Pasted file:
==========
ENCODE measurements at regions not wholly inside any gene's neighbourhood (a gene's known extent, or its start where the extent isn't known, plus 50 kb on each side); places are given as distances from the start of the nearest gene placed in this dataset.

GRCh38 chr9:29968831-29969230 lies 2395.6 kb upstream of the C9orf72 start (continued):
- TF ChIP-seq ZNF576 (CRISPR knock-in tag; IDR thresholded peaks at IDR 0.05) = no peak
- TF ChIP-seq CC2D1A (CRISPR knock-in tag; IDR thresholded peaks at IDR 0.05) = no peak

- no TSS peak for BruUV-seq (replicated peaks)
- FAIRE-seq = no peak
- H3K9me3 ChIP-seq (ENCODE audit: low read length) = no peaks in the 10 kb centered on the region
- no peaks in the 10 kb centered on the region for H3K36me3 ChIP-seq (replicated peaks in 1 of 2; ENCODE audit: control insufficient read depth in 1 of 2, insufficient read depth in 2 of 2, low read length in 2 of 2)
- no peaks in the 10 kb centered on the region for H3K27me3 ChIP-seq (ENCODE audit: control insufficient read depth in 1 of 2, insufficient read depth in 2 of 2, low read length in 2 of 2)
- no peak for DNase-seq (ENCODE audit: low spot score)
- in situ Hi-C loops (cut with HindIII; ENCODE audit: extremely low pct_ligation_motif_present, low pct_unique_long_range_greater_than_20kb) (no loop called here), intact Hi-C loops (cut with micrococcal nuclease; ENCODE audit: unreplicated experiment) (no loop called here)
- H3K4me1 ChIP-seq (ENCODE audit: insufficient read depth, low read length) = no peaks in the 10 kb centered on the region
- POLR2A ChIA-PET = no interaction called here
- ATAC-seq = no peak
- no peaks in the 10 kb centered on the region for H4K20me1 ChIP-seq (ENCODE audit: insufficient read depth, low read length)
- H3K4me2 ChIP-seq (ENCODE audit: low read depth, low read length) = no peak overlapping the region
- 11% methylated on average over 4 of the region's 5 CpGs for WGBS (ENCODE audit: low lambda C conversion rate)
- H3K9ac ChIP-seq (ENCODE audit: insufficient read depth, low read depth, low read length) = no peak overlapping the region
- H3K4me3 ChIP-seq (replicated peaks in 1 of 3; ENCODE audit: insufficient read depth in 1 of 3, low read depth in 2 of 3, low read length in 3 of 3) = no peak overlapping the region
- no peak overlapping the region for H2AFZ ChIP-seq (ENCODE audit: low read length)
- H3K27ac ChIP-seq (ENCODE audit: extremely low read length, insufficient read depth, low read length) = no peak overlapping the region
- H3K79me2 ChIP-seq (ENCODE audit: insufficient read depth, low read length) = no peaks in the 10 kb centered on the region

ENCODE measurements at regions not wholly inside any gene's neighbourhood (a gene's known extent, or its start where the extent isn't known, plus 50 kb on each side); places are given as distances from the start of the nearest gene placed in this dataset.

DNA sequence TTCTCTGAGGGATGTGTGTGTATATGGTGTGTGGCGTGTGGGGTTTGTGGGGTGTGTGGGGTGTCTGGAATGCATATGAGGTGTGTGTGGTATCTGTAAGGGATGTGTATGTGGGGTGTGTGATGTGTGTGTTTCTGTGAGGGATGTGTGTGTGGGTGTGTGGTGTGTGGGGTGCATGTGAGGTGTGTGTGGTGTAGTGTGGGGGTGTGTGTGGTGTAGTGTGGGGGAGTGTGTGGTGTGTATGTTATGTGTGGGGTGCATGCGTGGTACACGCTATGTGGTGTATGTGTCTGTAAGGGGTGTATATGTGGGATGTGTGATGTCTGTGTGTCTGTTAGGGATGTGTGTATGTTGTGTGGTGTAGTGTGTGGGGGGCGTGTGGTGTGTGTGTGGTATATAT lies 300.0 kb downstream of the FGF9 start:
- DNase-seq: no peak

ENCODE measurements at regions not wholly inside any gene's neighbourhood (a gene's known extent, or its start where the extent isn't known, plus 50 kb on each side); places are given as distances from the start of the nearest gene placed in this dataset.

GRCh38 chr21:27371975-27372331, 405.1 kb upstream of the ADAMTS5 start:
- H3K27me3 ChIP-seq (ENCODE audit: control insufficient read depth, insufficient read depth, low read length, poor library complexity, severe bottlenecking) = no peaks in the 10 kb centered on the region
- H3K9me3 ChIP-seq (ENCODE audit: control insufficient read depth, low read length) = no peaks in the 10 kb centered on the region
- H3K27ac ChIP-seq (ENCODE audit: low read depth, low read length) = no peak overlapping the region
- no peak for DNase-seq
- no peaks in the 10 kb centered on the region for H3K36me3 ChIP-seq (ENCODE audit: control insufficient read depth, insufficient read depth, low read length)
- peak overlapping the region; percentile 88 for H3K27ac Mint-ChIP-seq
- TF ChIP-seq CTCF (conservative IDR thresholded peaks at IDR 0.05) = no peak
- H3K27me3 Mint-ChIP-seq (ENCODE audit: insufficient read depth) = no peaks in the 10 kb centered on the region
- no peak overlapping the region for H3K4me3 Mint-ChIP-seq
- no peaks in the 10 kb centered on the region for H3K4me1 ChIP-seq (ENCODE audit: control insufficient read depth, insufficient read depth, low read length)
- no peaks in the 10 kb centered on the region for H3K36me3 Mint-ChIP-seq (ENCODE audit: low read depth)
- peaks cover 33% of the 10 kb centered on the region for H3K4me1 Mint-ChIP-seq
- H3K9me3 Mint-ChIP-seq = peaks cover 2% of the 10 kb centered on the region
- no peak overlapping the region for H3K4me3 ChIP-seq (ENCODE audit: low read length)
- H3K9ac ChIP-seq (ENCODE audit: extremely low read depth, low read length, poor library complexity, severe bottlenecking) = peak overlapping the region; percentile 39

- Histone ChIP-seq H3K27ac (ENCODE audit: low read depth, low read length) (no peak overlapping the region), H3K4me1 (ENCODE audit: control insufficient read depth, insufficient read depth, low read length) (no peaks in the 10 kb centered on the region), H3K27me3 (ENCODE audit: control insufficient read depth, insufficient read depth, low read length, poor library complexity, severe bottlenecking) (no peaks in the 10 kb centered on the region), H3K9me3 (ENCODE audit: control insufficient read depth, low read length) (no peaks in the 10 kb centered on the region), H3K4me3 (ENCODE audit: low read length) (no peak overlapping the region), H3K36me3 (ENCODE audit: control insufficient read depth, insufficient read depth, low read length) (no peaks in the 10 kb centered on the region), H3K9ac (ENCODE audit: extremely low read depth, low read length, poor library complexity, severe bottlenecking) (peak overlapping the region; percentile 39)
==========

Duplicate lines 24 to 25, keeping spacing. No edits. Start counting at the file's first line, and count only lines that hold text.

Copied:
DNA sequence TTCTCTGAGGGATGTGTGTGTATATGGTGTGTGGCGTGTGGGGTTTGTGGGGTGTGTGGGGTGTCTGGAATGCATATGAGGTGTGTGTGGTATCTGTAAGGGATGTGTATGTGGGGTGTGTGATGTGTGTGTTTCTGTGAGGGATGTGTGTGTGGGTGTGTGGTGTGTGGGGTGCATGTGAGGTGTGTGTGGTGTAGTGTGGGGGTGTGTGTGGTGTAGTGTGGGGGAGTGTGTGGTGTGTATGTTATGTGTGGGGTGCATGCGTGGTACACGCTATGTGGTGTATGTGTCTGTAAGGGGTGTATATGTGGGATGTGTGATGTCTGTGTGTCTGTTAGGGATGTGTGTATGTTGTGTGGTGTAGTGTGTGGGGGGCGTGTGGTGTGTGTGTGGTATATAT lies 300.0 kb downstream of the FGF9 start:
- DNase-seq: no peak